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Charging up an Electric Car

More drivers of new and used cars are considering switching to an electric vehicle than ever before. The appeal includes low emissions and usually a reduced insurance policy, as well as the low cost of charging an electric battery compared to the cost of petrol or diesel. However, prospective and new owners often find the charging process a little confusing.

Electric VehiclesThe simplest and most reliable way to charge an electric car is at your home, or place of work. Your car should come with a standard lead and plug that will work in a domestic electricity socket, although it may be a good idea to have an electrician check that your wiring can handle the load. This is a cheap and convenient option, particularly if you’re on an electricity tariff that offers reduced rates for off peak electricity use, charging your car overnight will cost very little.

The time it takes to recharge will vary according to the type and size of your battery, but even an empty battery should charge fully overnight. However, if you want to charge your battery more quickly, it can be worth having a fast charging point installed. This can fully charge a battery in a few hours, and although they are currently expensive, government grants are available to help cover the cost. If you don’t have a garage with a power point home charging may not be an option. This issue puts many people off electric car ownership, although alternatives are available, they are not always easy to find. Some councils offer free parking for electric cars, on the road, or in an open or undercover car park, with a charging point built in to the space, you can also find charging points at some supermarkets.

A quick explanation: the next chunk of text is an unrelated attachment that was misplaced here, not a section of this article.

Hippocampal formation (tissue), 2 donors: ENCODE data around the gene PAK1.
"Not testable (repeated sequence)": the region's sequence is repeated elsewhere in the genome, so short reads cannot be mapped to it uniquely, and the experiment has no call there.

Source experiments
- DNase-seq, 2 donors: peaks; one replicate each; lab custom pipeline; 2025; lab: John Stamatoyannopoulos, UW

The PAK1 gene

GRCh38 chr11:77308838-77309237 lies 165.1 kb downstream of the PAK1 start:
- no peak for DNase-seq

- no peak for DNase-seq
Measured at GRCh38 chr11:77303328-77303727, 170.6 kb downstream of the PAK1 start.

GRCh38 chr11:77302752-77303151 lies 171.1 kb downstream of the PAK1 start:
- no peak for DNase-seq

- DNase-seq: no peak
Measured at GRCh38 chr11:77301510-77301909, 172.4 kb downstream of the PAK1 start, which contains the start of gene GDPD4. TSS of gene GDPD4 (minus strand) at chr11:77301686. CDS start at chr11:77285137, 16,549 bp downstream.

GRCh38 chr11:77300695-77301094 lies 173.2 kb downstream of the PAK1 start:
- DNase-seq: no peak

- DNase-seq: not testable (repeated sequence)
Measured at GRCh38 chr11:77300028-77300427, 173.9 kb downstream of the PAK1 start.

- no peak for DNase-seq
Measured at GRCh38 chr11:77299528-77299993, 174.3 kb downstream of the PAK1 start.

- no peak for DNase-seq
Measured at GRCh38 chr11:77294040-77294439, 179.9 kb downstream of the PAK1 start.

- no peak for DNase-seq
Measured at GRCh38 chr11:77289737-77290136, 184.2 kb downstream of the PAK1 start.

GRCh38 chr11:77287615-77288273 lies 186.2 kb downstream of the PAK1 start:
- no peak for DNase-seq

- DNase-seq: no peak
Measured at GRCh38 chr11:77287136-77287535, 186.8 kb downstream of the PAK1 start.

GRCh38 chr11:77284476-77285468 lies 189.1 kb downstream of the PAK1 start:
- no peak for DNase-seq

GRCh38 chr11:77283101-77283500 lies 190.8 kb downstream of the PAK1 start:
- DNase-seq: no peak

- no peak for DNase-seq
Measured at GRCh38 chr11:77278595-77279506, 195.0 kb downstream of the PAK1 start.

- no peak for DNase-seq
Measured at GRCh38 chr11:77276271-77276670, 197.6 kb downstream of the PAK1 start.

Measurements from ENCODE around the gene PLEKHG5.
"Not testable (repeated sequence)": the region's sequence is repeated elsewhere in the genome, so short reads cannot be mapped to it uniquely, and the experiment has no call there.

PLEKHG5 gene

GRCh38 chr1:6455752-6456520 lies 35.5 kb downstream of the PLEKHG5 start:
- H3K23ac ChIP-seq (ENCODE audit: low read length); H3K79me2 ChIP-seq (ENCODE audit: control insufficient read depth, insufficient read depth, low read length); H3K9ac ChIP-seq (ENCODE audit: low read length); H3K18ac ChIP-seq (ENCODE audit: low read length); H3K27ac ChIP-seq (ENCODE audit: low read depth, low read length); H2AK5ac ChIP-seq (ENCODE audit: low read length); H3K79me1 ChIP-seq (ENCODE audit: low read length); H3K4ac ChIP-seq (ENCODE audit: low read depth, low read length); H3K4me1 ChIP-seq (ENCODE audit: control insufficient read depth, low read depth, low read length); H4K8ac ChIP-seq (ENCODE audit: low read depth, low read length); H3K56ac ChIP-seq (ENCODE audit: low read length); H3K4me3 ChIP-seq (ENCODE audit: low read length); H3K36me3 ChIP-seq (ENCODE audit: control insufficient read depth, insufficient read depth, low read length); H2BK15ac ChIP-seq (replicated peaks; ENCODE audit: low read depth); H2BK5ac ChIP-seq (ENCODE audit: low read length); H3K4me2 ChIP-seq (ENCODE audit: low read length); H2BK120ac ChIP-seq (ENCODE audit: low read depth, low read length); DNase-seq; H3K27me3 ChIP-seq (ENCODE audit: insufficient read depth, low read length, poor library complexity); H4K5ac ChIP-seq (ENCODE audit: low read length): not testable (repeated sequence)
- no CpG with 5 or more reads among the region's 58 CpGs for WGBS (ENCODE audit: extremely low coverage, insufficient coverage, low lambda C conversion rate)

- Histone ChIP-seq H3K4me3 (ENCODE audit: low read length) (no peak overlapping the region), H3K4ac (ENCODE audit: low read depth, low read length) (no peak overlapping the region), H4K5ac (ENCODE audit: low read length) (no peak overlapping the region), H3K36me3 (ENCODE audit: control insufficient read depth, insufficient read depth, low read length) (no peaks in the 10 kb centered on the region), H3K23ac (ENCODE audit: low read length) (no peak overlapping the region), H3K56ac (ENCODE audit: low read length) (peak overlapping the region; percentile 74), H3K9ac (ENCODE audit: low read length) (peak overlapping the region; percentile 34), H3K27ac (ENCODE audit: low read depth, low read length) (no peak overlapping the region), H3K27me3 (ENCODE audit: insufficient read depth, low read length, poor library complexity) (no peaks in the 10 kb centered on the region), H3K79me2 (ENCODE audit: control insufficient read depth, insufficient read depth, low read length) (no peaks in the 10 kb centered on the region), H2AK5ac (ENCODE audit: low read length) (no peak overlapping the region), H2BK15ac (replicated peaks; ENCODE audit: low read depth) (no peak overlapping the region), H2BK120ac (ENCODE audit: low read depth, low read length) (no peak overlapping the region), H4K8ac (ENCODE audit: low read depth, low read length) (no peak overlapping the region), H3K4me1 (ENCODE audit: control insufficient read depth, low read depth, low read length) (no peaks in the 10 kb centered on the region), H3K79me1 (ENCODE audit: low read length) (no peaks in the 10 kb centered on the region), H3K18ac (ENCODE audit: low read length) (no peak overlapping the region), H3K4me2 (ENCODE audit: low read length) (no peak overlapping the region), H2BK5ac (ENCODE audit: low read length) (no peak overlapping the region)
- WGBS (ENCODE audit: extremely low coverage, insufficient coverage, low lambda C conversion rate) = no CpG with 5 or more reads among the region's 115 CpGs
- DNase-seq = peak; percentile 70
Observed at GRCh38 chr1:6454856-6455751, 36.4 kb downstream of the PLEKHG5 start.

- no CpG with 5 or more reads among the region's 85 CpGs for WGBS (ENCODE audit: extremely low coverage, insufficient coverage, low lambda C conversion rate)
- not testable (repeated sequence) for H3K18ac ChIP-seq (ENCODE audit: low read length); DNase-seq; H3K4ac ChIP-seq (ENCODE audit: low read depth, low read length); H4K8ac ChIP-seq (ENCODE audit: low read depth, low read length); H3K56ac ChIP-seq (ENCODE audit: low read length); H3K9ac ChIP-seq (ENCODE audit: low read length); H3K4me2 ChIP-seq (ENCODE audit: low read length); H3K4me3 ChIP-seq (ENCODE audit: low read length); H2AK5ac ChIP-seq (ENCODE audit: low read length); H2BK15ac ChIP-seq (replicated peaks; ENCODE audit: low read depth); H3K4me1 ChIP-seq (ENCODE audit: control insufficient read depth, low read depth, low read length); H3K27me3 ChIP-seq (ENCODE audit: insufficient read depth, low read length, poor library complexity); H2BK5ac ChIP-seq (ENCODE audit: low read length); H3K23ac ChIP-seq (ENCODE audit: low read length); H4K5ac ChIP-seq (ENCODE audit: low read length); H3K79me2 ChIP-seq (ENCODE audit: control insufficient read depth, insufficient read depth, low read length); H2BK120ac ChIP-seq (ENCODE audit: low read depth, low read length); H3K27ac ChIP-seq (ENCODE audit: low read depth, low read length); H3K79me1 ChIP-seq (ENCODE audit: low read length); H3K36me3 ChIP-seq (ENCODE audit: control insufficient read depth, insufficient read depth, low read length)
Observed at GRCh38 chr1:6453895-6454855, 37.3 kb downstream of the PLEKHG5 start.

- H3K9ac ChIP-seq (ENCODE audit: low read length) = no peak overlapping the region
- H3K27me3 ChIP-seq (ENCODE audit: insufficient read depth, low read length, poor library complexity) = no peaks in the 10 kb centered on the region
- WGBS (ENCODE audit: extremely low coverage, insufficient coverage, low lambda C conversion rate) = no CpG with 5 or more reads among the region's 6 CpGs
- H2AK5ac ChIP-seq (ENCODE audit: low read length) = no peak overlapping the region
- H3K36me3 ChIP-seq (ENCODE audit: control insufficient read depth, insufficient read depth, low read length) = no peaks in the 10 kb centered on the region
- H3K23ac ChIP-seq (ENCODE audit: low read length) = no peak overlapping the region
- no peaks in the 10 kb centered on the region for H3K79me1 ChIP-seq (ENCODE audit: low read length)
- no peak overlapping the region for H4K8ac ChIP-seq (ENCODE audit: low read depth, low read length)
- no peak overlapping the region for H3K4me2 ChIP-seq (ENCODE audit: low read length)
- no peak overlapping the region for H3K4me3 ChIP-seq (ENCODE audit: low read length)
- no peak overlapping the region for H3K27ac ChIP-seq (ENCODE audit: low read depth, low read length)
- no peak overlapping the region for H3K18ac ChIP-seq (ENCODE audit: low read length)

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Manufacturers of electric cars may provide charge points specifically for owners of their own models. Several private companies have also set up networks of charging stations throughout the country, there is usually a cost attached to these, often in the form of a monthly fee.

If you only make short journeys in town you should be able to keep your car topped up by just charging at home, the difficulty arises when you need to take your car on a longer journey. Some motorway service stations offer electric vehicle charging, but to ensure you can complete your trip you may need to research your route in advance. You will also need to know exactly how far your electric car can travel on a single charge, bearing in mind that this will vary according to your speed and how smoothly you travel.

When you visit a motor trade dealer to consider buying a new electric car you will be able to test drive using trade plates, make sure you ask about all charging options and costs.